Sussex County Delaware

Rezoning Moratorium
Needed Along Coast

Sussex Beat, April 2, 2001

NOTE: Sussex Beat is a mix of news, analysis and commentary by Eric Magill, publisher of Sussex County Online.


Eric Magill, Sussex County Online

SC Online

Rezoning Moratorium ...

Sussex County Council should heed the advice of coastal mayors who know their areas best when it considers a request to place a rezoning moratorium on unincorporated areas around the coastal towns at its regular meeting on Tuesday, April 3, 2001.

The moratorium would still allow developers to develop their properties at current zoning densities.

At the same time, it would give coastal towns a "breather" and allow them, along with the county and state, to develop solutions to the explosive growth and accompanying growing pains they are experiencing.

Since the county's Comprehensive Land Use Plan designated the entire coastal zone as a development district in 1997, developers have been requesting higher density rezonings all over the unincorporated portions of an already overcrowded coastal zone.

The results have been nerve-rattling for coastal towns trying to deal with overcrowded conditions on their roads, their beaches, and their waterways.

Ocean View, for instance, has implemented a policy in its Comprehensive Land Use Plan of annexing properties on its border out of fear that county council will rezone to densities twice as high as currently permitted.

That caused the town to hold a divisive referendum to annex and rezone the Bear Trap development by Freeman Associates. The referendum, born out of the fear the county would rezone Bear Trap for 1,400 homes, passed by 8 votes to give Freeman 700 homes -- more than the rest of the town has in it now.

Fearing that such a large development could determine the outcomes of town elections by themselves, the town designated election districts. But with an at-large election system, Bear Trap residents, if they band together as one group, could still determine the outcomes in other districts.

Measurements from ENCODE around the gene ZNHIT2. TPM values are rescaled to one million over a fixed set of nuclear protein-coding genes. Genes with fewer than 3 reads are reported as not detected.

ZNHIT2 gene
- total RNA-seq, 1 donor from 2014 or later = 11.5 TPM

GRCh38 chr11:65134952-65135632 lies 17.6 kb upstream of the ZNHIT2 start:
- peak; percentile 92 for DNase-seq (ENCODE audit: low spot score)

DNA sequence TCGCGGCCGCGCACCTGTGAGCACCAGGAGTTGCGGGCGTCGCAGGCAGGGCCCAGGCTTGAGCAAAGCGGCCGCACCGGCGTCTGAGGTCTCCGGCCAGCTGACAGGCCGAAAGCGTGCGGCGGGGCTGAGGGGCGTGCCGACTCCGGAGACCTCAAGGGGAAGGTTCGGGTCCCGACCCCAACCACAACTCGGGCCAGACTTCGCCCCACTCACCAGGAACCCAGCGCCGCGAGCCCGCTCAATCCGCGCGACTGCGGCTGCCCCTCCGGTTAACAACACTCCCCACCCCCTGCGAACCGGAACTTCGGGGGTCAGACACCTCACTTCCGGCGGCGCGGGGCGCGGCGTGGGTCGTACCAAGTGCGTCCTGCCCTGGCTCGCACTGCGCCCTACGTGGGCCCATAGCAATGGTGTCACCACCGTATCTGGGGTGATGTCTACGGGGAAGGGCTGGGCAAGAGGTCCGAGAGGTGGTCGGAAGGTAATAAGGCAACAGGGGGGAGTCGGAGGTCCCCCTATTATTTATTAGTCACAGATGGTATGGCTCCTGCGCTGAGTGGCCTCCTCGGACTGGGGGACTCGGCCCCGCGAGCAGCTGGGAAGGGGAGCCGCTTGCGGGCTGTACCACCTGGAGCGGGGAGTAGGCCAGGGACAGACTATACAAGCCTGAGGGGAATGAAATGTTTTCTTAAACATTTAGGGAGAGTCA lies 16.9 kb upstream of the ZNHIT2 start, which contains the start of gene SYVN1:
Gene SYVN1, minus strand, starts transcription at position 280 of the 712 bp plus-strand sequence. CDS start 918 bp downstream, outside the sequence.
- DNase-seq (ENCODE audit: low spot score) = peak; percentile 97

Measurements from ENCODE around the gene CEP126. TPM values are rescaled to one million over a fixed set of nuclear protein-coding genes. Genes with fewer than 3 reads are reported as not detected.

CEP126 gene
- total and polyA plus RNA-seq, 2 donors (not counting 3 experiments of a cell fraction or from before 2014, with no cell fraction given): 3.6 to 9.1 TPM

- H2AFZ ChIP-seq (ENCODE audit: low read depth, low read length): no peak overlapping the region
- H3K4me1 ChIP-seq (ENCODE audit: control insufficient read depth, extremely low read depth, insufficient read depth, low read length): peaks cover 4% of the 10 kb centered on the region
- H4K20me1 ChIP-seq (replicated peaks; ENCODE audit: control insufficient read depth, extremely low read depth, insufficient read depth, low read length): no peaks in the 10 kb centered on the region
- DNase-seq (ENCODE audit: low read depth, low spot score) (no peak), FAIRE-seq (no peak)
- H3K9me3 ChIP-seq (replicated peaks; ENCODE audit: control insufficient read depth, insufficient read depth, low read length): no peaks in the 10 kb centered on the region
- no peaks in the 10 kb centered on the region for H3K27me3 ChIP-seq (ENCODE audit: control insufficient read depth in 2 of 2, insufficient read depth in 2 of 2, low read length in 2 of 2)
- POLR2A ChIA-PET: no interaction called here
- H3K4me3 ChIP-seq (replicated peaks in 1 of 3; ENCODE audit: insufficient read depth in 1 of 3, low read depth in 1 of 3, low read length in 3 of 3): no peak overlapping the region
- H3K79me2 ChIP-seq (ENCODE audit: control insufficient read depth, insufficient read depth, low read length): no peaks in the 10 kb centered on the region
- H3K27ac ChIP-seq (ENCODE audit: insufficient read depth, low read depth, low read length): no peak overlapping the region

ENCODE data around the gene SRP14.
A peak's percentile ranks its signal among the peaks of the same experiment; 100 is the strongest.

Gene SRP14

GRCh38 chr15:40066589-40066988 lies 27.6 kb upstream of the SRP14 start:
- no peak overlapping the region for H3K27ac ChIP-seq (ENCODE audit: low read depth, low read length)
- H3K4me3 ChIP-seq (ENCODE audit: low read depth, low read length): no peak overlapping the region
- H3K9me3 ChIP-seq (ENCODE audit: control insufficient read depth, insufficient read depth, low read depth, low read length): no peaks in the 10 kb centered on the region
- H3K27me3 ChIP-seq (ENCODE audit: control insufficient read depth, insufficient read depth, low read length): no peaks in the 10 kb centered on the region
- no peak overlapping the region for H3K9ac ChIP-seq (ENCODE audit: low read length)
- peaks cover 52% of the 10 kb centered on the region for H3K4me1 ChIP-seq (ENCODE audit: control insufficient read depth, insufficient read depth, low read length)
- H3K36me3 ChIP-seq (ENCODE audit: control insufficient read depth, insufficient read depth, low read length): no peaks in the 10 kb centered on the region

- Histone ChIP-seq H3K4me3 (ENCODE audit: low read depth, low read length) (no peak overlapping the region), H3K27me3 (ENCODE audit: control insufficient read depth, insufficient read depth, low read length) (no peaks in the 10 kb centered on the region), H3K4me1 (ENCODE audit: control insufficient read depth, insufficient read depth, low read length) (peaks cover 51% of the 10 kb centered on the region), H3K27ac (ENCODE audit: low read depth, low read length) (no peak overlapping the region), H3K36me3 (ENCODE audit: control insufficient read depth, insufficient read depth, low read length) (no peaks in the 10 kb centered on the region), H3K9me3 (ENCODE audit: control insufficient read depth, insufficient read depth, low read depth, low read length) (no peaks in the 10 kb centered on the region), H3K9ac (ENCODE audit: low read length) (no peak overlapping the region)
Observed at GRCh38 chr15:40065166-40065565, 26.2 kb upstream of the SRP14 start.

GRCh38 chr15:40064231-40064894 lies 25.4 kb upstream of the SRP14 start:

That fact, along with the expectation of even more traffic on Route 26 in town, has some long-time residents openly talking about selling their properties and "getting out".

Similar growing pains are being experienced in other coastal towns, as well.

Again, this issue comes down to who should be reponsible for localized land use decisions.

With our present land use decision process, the five county council members are ultimately responsible for those decisions.

Trouble is, four of those five council members don't live in the coastal zone and only two represent districts in the coastal zone. Worse, the county's district election system doesn't provide for at-large voting, so the three western county council members don't have to be accountable to coastal residents.

It is time for Council President Dale Dukes and Councilmen Vance Phillips and Finley B. Jones, all of whom live nearly an hour away from the coast, to heed the advice of coastal officials who know better than they do what is best for the coastal zone.

The request for a rezoning moratorium should be honored.

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